If you have an early-stage melanoma (stage 1 or 2), you are unlikely to feel unwell or have any additional symptoms other than the appearance, or change in appearance, of a mole or lesion. This is why you must contact your GP if you notice a new mole, lesion, nail streak or a change in a pre-existing area.  If you notice anything, it doesn’t mean you have a melanoma. It is always better to get checked out early. Melanoma is easier to treat and potentially curable if picked up early.

Initially you might be asked to take a picture of the area to send to your GP


Your GP or a specialist dermatologist may take digital photos of your mole or lesion. They may use a dermatoscope, a type of magnifying tool, to enable them to view deeper layers of your skin.

These photos may be sent through a secure messaging system to a specialist dermatology team for review. This pathway is called ‘teledermatology’.

What is teledermatology?

Teledermatology is where dermatological conditions are reviewed and/or diagnosed by specialist dermatologists from good photographic images. However, a diagnosis of melanoma is not determined just from photographs. To find out more about how melanoma is diagnosed, click here. 

Why teledermatology?

Teledermatology means patients can receive care closer to home, often by their GP. It prevents avoidable referrals to dermatologists and reduces the time patients need to wait for a diagnosis or referral. Essentially, it speeds up the process.

Is it safe?

Many hospitals offer a teledermatology service to speed up patient diagnoses of skin conditions. Services are regularly monitored and show similar outcomes to face-to-face appointments.

If you’ve contacted your GP about a suspicious mole or lesion, they may take a photograph or you may have been asked to take a picture and send it to them by a secure messaging system which will be saved to your medical records and shared, with your permission, with a specialist dermatology team. If your GP has some concern that you may have melanoma, you may be referred for an urgent review. This does not mean you have a melanoma, it just means you will be reviewed urgently.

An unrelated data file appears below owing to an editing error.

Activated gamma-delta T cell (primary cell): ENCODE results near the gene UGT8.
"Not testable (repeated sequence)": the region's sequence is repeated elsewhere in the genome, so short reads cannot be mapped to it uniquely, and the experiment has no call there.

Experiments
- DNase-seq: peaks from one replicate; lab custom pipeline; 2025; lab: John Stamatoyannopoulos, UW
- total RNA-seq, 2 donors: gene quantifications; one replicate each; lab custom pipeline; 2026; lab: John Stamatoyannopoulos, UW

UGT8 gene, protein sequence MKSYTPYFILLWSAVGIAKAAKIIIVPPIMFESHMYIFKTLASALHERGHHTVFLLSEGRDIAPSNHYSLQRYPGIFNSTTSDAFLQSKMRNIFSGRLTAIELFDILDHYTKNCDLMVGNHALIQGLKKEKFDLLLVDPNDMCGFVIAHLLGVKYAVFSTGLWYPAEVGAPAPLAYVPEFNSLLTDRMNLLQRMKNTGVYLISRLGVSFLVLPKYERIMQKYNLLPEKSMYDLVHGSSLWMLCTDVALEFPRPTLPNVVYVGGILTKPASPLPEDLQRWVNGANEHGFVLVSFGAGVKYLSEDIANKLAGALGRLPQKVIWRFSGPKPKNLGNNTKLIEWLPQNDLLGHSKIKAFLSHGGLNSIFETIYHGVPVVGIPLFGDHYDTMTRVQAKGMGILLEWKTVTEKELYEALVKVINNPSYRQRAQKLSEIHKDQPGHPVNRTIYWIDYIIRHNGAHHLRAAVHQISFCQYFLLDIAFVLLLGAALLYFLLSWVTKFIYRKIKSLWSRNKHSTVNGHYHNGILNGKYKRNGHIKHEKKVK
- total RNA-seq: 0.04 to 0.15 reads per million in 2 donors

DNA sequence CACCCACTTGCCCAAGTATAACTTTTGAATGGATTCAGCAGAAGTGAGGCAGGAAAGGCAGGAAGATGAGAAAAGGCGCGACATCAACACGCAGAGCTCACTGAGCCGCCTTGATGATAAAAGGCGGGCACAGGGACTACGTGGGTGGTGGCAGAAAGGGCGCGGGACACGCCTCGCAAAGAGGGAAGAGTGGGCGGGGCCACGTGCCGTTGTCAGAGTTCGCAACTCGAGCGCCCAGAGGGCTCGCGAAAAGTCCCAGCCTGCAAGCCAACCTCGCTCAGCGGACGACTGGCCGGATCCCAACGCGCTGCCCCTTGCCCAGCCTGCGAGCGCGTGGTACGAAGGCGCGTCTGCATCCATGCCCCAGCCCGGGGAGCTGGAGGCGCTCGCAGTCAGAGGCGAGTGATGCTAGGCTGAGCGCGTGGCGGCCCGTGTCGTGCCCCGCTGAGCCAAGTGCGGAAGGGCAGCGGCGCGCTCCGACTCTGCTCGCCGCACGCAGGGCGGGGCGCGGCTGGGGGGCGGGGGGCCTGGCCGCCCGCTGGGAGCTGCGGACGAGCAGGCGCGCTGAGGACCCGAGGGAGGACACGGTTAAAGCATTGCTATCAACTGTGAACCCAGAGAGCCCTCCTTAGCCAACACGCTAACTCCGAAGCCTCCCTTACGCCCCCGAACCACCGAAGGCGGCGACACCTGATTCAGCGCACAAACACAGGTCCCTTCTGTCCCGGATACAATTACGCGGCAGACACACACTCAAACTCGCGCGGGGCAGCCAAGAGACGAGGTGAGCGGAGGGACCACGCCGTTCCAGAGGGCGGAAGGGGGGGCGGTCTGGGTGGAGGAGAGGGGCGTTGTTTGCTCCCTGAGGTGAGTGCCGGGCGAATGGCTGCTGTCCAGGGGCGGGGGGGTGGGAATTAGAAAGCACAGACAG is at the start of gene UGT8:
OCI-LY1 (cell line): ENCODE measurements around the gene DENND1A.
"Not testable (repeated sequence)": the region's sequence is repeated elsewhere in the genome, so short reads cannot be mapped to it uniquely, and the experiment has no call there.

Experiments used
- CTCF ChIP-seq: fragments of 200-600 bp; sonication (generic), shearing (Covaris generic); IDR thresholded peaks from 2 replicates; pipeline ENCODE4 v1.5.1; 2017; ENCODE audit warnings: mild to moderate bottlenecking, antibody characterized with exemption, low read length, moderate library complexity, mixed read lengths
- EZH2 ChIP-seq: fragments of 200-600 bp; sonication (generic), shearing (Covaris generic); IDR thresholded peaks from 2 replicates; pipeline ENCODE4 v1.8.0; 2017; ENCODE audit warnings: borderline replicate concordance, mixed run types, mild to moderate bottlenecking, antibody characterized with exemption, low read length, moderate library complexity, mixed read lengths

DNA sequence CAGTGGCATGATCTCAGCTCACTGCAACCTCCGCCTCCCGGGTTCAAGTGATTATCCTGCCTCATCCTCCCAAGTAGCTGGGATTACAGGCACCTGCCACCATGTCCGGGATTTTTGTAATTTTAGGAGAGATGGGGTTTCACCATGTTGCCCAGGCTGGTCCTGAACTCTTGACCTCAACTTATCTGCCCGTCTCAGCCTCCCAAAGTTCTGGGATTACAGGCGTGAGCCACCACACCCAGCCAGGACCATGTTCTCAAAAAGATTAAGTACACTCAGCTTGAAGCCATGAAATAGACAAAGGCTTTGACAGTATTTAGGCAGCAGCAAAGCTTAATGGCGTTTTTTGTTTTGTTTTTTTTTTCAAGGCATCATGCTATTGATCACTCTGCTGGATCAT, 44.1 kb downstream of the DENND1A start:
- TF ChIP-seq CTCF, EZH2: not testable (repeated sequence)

Teledermatology allows specialist dermatologists to quickly examine the photographic images and then only invite you to be seen face-to-face if there are any concerns or if the photographic image is not clear enough. A face-to-face appointment does not mean you have melanoma skin cancer. In fact, even if the area has been removed and examined under a microscope, only a small proportion end up being diagnosed as a melanoma. 

How to take a good image?

The NHS have created a video to give you more information about this process and to explain how you can take the best picture for a specialist dermatologist to examine the mole or lesion you’re concerned about.

You can contact us on our Melanoma Helpline, to discuss any concerns you have. (Please note that our helpline nurses aren’t able to review pictures – this needs to be done via your GP).

Taking videos of your skin and sending them securely to your GP

Additional resources:

We’ve put together some frequently asked questions (FAQs) and useful tips to help you know what to expect if you are waiting for a diagnosis. View here. 

Our Melanoma Stages and Treatment – Patient Guide is a comprehensive resource that supports patients from diagnosis, treatment and beyond. View the guide here. 

Our Melanoma Glossary will help you understand the language that you may hear or read about. It covers a wide range of terms from diagnosis, treatment, surgery, scans, clinical trials and more. Click here to view the Melanoma Glossary.